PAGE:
By Michael Raffety
Mountain Democrat 11-29-10
Big Bertha’s gone, but a couple of feet of snow replaced the big rock as the latest challenge for the Syblon Reid construction crew rebuilding Flume 9.
And cold temperatures. It was 20 degrees when the El Dorado Irrigation District inspector snowshoed in to the job site Monday morning.
Two weeks ago the new concrete flume sections were flown in by helicopter. Getting the site prepared for the flume sections was quite a chore. The previous owner of the 22.5-mile El Dorado Canal, PG&E, had laid down timbers and logs as a base for the the 150 feet of Flume 9.
After taking out the wooden flume Syblon Reid had scaled the hillside above it down to bedrock, blasting off the huge rock nicknamed Big Bertha. Then to create a stable and permanent base for the new concrete flume sections it had dug down 23 feet before it found bedrock, said Daryl Noel, EID’s hydro operations engineer.
A lot of what was dug up was old timbers and logs. EID replaced that buried timber base with an engineered compacted base. Then it had Syblon Reid pour parallel 27-inch-wide and 18-inch-deep foundation tracks on which the concrete flumes sit and are anchored by drilling in bolts.
The flume sections are reinforced by 5/8 inch rebar spaced 12 inches apart both horizontally and vertically. The flume sections are created at another site, accessible by road, where the helicopter can pick them up.
The foundation and steel reinforcing is required to meet seismic safety conditions. EID’s engineering specifications, created by Carlton Engineering, are a huge improvement over what PG&E put in. Concrete flume sections PG&E installed in the 1980s have steel that is described by EID officials as wire mesh and what looks like 1/4-inch rebar, the kind that a person could bend a 10-foot section by hand.
The flume base PG&E built is little more than several inches of concrete. On the 1 1/2-mile walk from the Alder Creek Syphon tender’s house to Flume 9 other sections of PG&E concrete flume rest on a series of concrete squares. The light steel reinforcing on PG&E’s concrete flume installations leads to cracking along the edges of the flat bottomed flumes.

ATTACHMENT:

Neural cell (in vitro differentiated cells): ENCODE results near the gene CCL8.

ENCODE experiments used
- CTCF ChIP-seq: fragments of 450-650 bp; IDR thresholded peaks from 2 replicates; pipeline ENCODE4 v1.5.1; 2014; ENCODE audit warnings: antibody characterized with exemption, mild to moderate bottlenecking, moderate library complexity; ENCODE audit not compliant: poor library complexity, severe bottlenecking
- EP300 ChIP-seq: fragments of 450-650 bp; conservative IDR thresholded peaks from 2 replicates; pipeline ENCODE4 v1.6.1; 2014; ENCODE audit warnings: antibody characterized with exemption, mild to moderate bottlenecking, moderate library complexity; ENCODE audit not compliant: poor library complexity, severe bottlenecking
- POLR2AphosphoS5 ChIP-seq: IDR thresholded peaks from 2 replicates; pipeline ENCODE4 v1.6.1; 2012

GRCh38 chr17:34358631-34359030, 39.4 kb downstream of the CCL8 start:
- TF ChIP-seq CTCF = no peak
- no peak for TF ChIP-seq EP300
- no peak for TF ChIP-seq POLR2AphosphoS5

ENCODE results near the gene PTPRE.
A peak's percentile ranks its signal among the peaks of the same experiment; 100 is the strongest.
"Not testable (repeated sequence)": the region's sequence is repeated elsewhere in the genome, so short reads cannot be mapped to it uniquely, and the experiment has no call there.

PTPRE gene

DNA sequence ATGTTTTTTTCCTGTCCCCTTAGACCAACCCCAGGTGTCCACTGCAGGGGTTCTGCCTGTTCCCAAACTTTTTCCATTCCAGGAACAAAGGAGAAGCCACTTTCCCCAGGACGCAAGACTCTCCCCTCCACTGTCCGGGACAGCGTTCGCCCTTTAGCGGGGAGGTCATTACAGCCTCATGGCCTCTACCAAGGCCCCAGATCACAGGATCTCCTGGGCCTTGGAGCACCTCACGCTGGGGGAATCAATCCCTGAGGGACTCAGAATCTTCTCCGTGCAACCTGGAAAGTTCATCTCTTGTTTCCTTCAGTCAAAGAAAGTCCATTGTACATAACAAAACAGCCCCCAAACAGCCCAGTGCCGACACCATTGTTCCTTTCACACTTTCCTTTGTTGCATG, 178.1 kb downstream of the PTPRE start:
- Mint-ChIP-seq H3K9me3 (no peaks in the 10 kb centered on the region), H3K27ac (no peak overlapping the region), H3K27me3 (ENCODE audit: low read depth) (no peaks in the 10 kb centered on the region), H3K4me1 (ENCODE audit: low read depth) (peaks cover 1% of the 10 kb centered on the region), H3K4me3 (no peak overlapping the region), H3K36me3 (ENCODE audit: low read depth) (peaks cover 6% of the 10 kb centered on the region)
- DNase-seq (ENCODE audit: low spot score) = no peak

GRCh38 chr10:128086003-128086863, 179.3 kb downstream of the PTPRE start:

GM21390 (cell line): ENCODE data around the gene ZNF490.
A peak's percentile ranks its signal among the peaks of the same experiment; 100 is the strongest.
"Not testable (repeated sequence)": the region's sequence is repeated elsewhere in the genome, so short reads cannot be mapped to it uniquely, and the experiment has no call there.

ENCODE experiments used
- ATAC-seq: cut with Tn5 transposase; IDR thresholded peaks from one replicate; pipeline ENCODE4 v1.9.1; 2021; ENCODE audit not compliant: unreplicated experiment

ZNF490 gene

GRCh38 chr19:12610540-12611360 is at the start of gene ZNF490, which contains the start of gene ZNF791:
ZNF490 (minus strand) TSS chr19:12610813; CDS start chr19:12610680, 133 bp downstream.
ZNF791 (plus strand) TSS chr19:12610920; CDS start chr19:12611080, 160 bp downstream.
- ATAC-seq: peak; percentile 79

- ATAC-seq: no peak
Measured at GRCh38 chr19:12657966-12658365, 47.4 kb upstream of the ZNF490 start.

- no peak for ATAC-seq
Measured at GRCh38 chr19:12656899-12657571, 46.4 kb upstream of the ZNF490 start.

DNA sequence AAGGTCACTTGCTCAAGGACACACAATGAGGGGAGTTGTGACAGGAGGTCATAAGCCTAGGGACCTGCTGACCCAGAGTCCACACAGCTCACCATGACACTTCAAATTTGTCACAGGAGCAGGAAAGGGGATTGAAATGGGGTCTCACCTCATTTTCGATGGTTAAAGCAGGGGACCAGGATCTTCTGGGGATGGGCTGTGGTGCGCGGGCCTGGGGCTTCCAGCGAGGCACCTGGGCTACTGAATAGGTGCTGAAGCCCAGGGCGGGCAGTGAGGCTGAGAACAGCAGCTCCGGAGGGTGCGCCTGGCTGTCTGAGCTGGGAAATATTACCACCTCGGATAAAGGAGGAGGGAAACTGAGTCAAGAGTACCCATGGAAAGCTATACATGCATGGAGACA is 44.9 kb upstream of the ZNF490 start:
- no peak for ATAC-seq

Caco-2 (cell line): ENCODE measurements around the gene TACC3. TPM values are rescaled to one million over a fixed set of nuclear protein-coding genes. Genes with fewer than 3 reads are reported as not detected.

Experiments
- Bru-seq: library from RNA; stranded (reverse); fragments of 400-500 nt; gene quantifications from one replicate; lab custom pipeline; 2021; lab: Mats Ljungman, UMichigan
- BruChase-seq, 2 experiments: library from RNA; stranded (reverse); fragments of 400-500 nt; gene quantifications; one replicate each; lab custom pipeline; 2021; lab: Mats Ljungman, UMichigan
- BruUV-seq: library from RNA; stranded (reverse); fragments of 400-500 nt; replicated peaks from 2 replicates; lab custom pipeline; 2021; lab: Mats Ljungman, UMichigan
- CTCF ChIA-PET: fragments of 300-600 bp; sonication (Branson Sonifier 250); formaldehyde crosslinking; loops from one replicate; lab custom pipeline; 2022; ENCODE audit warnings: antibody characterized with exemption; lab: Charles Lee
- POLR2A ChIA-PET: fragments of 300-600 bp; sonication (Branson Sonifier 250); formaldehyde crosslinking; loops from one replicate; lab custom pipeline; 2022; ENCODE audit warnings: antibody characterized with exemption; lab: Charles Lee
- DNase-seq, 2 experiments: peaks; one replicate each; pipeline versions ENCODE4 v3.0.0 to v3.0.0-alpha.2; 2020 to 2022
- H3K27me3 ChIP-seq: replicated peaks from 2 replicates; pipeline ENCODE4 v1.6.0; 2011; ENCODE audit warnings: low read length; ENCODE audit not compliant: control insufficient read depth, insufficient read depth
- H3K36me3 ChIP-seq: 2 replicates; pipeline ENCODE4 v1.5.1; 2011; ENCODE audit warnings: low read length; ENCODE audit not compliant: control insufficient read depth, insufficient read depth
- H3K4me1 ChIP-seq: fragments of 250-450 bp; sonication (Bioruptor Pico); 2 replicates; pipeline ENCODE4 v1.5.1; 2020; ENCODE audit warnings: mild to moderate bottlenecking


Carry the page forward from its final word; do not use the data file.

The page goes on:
A couple of weeks ago a boulder escaped and a tree fell the wrong way, damaging a couple of sections of PG&-installed concrete flume where Flume 9 was set to hook into the existing flume. It took a week to split that rock, said carpenter Brian Luce.
In the meantime one section had to be demolished and an epoxy crew had to be called in to seal the crack in the other section. That was a three-day job, according to Noel. It required a tent to be set up over the expoxy site and propane heaters to warm the concrete to 60 degrees a day before the expoxy, a day to do the epoxying and a day after for it to cure. The epoxy crew packed its supplies in by hand, including a 100-gallon propane tank.
Monday the Syblon Reid crew was constructing forms to connect the new concrete flumes to the old one on the east end and to the in-ground canal on the west end. Tuesday the rebar crew will come in a set the rebar. Shotcrete will then be delivered by helicopter as soon as the weather is clear. A storm is expected Thursday and Friday.
The crew is facing a Dec. 10 deadline and it appears they will meet it. At midnight on Dec. 10 EID will start sending water down the flume to begin generating power and feed drinking water to Water Treatment Plant 1.
Visible above the new flume 9 is netting held in place by vertical and horizontal cables and anchored in the bolts drilled 10 feet deep into the rock. The slide-prone slope has been scraped down to bedrock and a brow ditch dug above the slope to direct runoff away from the slope. A channel under the new flume will carry the brow ditch water off, Noel said.
EID’s engineered base and heavily steel reinforced concrete flumes are built to last 100 years. The canal system and four alpine reservoirs supply 30 percent of the district’s water and supplied water to El Dorado Hills while the water treatment plant there was rebuilt.